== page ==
Gatlinburg is just next to Great Smoky Mountains National Park. The next day, guess where we went?
Yep. You just can’t pass up a national park, of course, and this one is even free (I know, I know, our taxes pay plenty toward it. Still, national parks, like libraries, are one federal expenditure I can’t get too upset over).
We drove a little ways into the park, but it wasn’t long before we’d hit our destination: a trail. Chimney Tops Trail, to be exact.
Okay, okay, yes, the girls (and my husband) are off already. But let’s get a little background first. After our somewhat-recent, although extremely memorable trek at Lake Jenny on a prior trip, I had made a request: no more strenuous trails. I’d discovered on that 10+mile hike that I enjoy nature, but I seem to enjoy it in theory much more than in practice. I just was not up for another “adventure” of that scale.
Okay, that is not too encouraging. But my husband had said that this trail was “only” 3.8 miles roundtrip, even though it was “very steep.” A handout he gave me informed me that “to reach the summit, hikers have to climb more than 960 feet over the course of the last mile!” Yes, that exclamation point was there. Trust me, I did not add it.
So I hiked. There were exposed tree roots all over the place. The kids thought it was great. And I, the grown-up version of the kid who hated gym, just kept walking. I mean, come on. This was walking, after all. This wasn’t making free throws or climbing a rope. All I had to do was keep putting one foot in front of the other …
Maybe twice, I came across a sign. Neat to see that we weren’t too far from the Appalachian Trail.
To be sure, there were awesome views along the way.
But this printout must have been written by a would-be comedian: “Now the fun begins — that is, if you enjoy hiking up steep terrain.” “The ascent is definitely not recommended for anyone with a fear of heights.” “Many injuries have occurred in this area, so take proper precautions.”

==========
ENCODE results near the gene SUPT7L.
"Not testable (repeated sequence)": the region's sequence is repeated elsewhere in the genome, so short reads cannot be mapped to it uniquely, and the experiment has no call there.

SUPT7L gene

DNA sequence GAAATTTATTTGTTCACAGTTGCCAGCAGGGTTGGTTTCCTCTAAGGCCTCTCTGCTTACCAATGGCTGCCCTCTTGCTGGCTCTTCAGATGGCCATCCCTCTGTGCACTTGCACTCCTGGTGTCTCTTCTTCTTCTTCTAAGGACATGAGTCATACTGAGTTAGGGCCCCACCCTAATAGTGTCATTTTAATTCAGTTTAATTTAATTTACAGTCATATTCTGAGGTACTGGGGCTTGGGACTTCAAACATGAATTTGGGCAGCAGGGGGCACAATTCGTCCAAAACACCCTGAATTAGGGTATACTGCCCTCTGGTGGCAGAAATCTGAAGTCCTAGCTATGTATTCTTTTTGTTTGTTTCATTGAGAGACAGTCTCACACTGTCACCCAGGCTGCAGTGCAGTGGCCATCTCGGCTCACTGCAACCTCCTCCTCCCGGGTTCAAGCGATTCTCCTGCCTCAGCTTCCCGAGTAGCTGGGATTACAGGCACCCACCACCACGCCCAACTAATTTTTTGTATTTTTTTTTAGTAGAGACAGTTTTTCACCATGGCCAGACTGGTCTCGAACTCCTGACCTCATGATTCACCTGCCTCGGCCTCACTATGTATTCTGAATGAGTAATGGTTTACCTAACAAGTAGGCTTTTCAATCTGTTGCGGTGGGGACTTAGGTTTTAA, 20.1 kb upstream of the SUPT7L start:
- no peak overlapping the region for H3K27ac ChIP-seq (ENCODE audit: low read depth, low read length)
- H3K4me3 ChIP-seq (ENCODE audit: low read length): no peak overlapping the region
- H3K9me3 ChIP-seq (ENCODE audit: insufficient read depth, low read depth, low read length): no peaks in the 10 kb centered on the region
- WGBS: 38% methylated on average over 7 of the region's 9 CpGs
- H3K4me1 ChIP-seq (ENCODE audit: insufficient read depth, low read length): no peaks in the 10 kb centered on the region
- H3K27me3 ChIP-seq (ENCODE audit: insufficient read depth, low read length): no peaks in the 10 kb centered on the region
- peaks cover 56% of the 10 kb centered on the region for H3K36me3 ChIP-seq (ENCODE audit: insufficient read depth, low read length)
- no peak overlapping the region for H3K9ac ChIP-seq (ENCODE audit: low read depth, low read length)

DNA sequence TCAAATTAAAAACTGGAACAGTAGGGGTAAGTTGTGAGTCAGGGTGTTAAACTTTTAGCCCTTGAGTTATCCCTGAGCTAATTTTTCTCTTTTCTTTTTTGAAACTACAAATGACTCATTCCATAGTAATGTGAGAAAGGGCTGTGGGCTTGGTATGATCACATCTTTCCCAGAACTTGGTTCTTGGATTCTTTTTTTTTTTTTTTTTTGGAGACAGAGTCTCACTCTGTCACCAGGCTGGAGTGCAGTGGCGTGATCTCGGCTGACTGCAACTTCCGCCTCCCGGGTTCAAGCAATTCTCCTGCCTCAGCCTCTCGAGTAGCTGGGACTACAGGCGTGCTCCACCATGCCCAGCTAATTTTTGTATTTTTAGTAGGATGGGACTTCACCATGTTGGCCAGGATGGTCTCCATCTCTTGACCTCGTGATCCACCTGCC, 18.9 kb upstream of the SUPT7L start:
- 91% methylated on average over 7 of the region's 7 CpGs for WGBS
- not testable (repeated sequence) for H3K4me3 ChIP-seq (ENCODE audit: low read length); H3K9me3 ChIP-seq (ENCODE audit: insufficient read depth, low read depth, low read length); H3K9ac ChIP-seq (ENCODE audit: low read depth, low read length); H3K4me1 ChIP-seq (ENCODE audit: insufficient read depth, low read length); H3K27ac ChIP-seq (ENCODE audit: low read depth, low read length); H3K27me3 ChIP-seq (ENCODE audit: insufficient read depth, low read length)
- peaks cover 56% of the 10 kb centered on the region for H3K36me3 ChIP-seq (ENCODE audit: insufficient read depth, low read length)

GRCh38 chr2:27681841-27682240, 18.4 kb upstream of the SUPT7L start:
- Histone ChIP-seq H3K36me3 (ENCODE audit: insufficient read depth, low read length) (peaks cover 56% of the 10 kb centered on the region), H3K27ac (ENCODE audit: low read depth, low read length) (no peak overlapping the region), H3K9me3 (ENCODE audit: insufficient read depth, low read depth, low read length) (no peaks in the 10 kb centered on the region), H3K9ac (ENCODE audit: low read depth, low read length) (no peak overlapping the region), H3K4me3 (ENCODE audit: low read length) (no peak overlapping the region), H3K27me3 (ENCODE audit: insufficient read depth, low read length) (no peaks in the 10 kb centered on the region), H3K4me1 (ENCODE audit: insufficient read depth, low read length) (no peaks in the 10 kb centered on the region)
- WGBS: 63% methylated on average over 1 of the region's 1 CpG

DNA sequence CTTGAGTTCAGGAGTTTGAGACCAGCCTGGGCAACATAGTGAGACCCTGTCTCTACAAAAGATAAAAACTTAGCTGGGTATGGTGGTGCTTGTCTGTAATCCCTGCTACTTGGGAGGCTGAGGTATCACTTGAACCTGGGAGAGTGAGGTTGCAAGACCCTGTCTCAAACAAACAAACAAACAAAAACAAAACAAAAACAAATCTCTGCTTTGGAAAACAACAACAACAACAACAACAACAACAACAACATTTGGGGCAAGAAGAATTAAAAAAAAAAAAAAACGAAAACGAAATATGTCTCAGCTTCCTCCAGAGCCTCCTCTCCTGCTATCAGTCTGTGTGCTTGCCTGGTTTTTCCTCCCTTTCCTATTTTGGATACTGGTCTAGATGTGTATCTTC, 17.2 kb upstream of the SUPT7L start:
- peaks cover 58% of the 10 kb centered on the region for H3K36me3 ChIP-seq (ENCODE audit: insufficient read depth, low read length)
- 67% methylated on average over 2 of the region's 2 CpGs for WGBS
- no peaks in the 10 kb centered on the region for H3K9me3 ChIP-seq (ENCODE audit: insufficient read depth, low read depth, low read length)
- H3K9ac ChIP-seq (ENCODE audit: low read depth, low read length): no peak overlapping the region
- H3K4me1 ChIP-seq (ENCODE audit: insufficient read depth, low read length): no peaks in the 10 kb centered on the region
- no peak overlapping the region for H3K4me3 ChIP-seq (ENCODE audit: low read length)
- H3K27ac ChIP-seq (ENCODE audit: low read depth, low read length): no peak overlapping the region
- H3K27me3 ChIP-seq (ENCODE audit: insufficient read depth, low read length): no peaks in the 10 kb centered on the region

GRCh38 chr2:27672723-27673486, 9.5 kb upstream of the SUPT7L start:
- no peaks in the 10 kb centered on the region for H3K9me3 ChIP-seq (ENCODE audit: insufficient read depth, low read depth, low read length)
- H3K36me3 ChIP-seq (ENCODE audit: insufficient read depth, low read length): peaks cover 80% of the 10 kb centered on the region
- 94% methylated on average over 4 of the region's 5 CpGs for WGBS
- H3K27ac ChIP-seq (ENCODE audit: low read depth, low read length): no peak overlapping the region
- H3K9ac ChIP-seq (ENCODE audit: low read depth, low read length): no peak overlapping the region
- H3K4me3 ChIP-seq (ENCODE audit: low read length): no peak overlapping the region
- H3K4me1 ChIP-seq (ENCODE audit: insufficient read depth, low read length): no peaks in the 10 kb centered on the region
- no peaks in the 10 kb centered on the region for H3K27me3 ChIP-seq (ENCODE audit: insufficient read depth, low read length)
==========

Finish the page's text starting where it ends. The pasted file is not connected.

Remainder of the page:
A few observations — as always in a national park, I’m amazed at the things people are doing and not getting hurt. Leaning out over precipices, swaying over ledges with no restraints. In “real life,” there are caution notices and fences up everywhere to protect us from ourselves. But at the Grand Canyon or on the mountaintop, you’re on your own, apparently. Be as stupid as you want to be. And somehow, I’ve never seen anyone get seriously hurt.
Another impressive thing was the number of small kids I saw on the trail. Tikes maybe 4 or 5 hiking up and down the trail. Not in strollers, not slurping down the ubiquitous bottle of juice. I didn’t hear any of them crying, whining, or having a fit of any kind. All I can assume is that the children of physically-fit nature types are a superior breed. It was refreshing to see.
Not so refreshing was emerging from half a bazillion steps up to see this final push to the pinnacle.
Did I want to try to tackle that?
“Mom!” yelled one of the kids. “Why did you wear a SKIRT to climb a MOUNTAIN?”
“It’s not a SKIRT!” I yelled, as I clawed my way up the rock. “It’s CULLOTTES!”
Okay, so apparently “cullottes” are a throwback to the ’80s. Suffice it to say I made it up about half the rock before deciding that it was good enough. Besides, coming down was even worse. And I really focused on looking only at my footholds, and not the wide open valleys a bit farther down and out …
And then I did the whole trail again, but this time going down. You’d think that would be easier, and you’d be right. Except, it’s not really that easy trying to go steeply downhill at a slow pace. By the time I finished the whole thing, about two hours after I’d started, my thighs were feeling pretty jello-y.
I gratefully got into the van.
My husband still wanted to do one more “really short” trail, known as Grotto Falls.
This one wasn’t as bad, thankfully, but it was another 3 mile roundtrip.
As I hiked there, again lagging far behind all other family members, multiple folks making their way back assured me, “It is SO worth it!”
When I finally arrived, here’s what I saw: a “meh” waterfall, and about a million people. Somehow, after hiking this far, I hadn’t expected to run into a crowd comparable to the one waiting to ride Space Mountain.
Be that as it may, I took my turn dodging the masses as I traversed wet stones all the way back to the obligatory view from behind the falls, and then out again.
Great Smoky Mountains National Park. That was it. I’d visited when I was a child, maybe two or three years old. I thought I’d remembered from that visit going to an outdoor pageant featuring Indians. I mentioned this to my husband, who said, “I don’t think so. You didn’t actually go here.” Hmm.
Have you ever visited Great Smoky Mountains? Gone to an indian show there in the ’60s? Hiked Chimney Tops Trail, or to Grotto Falls, or heaven forbid, the Appalachian Trail? Do share in the comments …